The definition of redundancy, as is relevant to your particular case, is a reduced...read more
Nice, Dallas, Turkey, Germany and more – every day something utterly awful happens which makes our family trip to London a couple of weeks ago seem full of innocence and naivety. The referendum seems eons ago now but back then the plan was to get out there after the Brexit vote and the appalling increase in racist attacks which had left some members of the family not wanting to leave the house. So we were heading towards Parliament Square on the tube to join in a celebration of our long relationship with Europe.
‘Are we under the ground?’ asked grandson as he looked up from my phone which I’d given him before we’d gone into the tunnel. He gazed at the blackness rushing past the windows and then back at the phone. ‘Gran, gran, I need to download Draw Stickman Epic and you need to delete some apps – the memory’s full up,’ he said. Oh god, how did that happen? I’ve only downloaded one app, BusChecker. Grandson swiped at the screen a few times. ‘Look, gran, look,’ he cried, excitedly, ‘I’ve deleted some apps already.’ Please god, not BusChecker, I was thinking – I can’t so-and-soing well remember how I got it and I’ll be knackered on the way back and need to know when a bus is coming.
We got off at Waterloo and wow, masses of people were milling about under a cloudless sky. My daughter’s partner strode off to the left towards the London Eye, Oh nooo, we’re not going on that, are we? I don’t do high. And isn’t Parliament Square to the right? But, oh god, keep up, old girl, I told myself, you don’t want to lose the rest of the family and, oh dear, do I need a wee? But I homed in on granddaughters 1, 2 and 3’s heads bobbing in and out of the crowds and trotted after them. Their mum was striding along close by holding one of grandson’s hands while he was using the other one to do Just Dance moves while prancing about oblivious to the forest of legs around him.
We arrived intact at a crowd of people in front of a tent with red, yellow and purple flags fluttering in the breeze above their heads. What’s all this? I thought – someone was speaking – aha, now I understood, it was a celebration of the International Brigades – people from the UK, Europe and around the world who’d volunteered to fight in the Spanish Civil War alongside Spanish people, such as my daughter’s partner’s dad, against fascism and the dictator Franco in the 1930s. So for my daughter’s partner, it must have been very poignant to be there with his children and their mum – and to talk about solidarity within Europe and internationally – all very moving, particularly in the current situation.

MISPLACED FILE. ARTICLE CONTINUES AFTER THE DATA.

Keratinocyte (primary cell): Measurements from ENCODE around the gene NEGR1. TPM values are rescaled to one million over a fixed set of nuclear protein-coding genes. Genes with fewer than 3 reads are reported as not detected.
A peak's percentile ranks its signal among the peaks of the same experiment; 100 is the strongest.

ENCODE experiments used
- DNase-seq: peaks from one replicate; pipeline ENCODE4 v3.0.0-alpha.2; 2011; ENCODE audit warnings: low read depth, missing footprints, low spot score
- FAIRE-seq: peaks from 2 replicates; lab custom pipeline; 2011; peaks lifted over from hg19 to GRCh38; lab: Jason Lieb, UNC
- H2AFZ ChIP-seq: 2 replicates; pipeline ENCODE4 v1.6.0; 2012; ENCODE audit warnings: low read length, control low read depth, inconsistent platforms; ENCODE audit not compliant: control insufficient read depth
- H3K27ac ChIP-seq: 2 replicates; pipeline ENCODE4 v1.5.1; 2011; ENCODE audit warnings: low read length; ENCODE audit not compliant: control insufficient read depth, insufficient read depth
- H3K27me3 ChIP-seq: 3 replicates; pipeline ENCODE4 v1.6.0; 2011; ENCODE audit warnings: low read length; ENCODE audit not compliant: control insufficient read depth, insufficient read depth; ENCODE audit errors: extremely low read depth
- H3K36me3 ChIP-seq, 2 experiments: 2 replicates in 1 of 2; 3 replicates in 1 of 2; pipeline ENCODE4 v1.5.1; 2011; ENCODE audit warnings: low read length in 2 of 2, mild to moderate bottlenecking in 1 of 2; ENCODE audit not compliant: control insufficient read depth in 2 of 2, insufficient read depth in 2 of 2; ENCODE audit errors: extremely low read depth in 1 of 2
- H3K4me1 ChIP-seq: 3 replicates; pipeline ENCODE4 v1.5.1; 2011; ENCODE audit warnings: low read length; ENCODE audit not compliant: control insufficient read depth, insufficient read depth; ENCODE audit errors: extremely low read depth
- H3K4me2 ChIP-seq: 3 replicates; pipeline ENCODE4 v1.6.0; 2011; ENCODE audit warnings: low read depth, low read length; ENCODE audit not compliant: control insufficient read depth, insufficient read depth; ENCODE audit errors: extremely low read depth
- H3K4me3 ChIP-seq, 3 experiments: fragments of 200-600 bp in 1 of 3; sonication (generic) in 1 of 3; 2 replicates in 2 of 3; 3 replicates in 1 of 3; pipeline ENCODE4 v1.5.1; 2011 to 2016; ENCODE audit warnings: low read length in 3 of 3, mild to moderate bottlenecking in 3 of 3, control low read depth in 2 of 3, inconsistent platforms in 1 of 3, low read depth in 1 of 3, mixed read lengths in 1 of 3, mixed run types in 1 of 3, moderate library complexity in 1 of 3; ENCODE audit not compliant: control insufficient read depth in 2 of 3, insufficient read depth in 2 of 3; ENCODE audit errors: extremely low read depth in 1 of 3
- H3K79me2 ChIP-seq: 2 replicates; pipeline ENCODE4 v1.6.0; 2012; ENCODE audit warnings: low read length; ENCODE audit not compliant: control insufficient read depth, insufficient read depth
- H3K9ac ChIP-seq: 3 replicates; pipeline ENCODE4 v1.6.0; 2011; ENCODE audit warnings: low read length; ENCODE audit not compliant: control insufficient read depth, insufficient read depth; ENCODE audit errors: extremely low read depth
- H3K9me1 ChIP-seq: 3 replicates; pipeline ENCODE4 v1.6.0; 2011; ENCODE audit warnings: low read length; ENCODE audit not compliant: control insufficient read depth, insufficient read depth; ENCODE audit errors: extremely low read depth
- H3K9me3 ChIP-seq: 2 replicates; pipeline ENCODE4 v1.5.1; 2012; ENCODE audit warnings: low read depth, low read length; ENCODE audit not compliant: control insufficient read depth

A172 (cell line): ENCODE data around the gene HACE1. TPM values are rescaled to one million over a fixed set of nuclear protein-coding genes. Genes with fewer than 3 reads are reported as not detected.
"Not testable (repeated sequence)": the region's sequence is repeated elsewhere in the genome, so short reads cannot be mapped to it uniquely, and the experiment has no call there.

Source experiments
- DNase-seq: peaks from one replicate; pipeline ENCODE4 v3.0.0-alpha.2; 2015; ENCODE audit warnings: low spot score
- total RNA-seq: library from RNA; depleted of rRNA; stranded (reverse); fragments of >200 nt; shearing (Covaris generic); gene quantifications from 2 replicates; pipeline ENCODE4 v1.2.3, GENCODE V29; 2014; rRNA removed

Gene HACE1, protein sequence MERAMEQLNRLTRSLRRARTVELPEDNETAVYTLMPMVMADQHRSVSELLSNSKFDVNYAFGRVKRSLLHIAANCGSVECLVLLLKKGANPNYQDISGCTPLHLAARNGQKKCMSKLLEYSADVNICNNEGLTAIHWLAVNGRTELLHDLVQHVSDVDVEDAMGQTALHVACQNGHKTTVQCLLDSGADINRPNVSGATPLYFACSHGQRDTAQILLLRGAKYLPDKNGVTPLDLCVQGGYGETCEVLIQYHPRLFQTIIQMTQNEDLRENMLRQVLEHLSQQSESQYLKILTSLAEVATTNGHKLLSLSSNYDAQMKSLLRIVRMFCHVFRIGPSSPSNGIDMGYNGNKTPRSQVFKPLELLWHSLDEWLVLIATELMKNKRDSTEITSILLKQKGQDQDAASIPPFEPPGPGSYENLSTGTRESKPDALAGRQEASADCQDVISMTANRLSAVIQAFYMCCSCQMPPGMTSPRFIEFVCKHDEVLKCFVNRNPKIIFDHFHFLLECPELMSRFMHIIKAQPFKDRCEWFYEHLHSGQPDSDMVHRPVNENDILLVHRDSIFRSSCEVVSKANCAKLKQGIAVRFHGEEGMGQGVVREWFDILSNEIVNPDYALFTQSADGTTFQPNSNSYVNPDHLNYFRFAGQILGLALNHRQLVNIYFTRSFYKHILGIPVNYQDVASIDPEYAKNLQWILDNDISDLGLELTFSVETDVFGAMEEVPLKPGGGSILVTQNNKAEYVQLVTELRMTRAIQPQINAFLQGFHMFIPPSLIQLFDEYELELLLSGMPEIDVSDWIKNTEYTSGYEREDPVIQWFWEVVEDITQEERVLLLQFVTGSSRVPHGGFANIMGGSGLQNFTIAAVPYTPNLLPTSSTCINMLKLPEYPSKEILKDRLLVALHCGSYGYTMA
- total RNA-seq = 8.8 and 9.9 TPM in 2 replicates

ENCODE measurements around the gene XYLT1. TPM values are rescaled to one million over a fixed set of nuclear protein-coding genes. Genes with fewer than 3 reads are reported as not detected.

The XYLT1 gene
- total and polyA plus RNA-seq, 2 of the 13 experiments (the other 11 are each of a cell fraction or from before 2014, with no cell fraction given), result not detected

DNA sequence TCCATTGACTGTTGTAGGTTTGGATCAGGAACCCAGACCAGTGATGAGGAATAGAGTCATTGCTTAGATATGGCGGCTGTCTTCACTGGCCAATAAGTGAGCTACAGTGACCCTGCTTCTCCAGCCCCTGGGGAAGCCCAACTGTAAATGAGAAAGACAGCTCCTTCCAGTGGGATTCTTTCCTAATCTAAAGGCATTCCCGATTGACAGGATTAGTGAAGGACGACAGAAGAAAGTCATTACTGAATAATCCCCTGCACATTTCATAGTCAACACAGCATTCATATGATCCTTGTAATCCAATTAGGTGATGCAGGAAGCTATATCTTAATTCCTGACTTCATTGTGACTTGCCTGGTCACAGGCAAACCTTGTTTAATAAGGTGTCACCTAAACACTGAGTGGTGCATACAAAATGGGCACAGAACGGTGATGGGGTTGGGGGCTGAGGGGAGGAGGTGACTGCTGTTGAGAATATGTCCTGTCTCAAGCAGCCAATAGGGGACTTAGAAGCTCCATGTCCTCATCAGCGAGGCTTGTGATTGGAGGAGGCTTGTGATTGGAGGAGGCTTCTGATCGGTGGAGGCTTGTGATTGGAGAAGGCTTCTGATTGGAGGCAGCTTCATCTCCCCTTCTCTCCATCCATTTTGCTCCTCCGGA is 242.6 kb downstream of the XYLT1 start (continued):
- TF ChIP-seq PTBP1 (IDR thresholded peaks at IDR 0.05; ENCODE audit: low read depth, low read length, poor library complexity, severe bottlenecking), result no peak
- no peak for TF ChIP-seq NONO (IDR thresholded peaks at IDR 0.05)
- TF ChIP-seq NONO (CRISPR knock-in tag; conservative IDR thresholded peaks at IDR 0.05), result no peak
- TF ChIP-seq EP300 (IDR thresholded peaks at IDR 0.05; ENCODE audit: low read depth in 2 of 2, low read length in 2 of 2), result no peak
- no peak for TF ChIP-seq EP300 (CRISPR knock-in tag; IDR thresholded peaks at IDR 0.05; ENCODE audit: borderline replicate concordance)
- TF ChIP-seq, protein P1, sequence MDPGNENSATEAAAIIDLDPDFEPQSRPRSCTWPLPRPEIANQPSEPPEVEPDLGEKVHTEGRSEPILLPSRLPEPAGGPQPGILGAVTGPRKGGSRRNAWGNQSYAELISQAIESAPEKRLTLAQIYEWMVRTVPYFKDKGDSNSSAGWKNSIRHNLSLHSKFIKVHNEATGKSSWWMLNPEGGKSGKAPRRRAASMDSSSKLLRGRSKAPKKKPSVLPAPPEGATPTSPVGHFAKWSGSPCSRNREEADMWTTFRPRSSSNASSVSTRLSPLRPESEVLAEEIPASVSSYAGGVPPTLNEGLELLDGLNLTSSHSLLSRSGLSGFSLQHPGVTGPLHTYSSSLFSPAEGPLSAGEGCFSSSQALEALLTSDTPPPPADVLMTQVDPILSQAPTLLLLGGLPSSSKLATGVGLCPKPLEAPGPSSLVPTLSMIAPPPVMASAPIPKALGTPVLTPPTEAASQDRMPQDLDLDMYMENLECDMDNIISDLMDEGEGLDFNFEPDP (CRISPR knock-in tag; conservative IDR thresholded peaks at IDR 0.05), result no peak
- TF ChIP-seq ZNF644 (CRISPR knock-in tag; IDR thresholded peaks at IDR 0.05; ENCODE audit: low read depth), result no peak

The sun was beating down and granddaughter 2 shared her bottle of water with us. But in her fight against family infection, she instructed us to hold the bottle aloft to avoid contagion and to squirt the water into our open mouths like baby birds being fed – she can be a bit dramatic. Then, at last, at last, granddaughter 1 needed a wee like me so we went, like miles, to find a loo but we didn’t have the change for 50p a pee and we had to go even further to the Festival Hall where to wee is still free, thank the lord. Back we sped dodging and diving the crowds to find the family on the move. Oh dear, now I was feeling a bit peckish – us oldies wake early, have an early breakfast and need lunch around 12 or we fear pegging out. It was getting on for 3.
Ok, we made it together to Parliament Square and OMG, it was Carnival City! There were just thousands of people, some playing guitars, others dancing and singing, some waving flags, laughing and shouting greetings at each other in different languages while balloons wafted up into the clear blue sky. And, most importantly, the whole family thought it was fan-tast-ic. Yes, people were celebrating our relationship with Europe – let’s face it, most of us are related in some way or another in our families now, like mine, or from the past – well, my great grandfather was found wrapped in a blanket on a doorstep in Paris so the family story goes – and back to even before the Romans arrived.
‘I’m hungry,’ said grandson – me too, I was thinking. ‘Let’s head for Leicester Square,’ said his dad. Oh nooo, the busiest, bustliest blooming place in London. But off we trooped again while hordes of people were still streaming towards Parliament Square. I glanced enviously at grandson perched on his father’s shoulders, but I didn’t think I’d quite make it up there. ‘A McDonalds,’ he shouted happily from on high, but the two Veggie Sisters veto-ed that – they were holding out for a Pret a Manger. ‘Burger King,’ shouted grandson triumphantly and he and his dad disappeared inside for chicken nuggets. What’s this? The Veggie Sisters followed – well, needs must and they needed the loo. ‘A Pret a Manger,’ exclaimed their mum pointing at the horizon across Charing Cross Road. Oh god, can I make it? I asked myself. Pull yourself together, woman, I replied. So I did and got there with granddaughters 1, 2 and 3 and their mum, hurrah! But, oh god, to eat my hand-crafted BLT I had to haul my old body up onto a ten-foot high stool while loud rock music was force fed into my head. And they call it progress.
I just about managed to stagger up to Tottenham Court Road tube to go home – ok, I was knackered, but everyone in the family, including me, was happy – it’d been a great day – job done, you’d think. But if we thought things were uncertain then, just over two weeks later, the sun seems to be shining on a world that seems increasingly tumultuous, insecure and very scary. I’m getting on a bit and have had a life, but what does the future hold for our children and grandchildren? I just don’t know any more – does anyone?
*Granny on the frontline is Jill Garner, grandmother of six.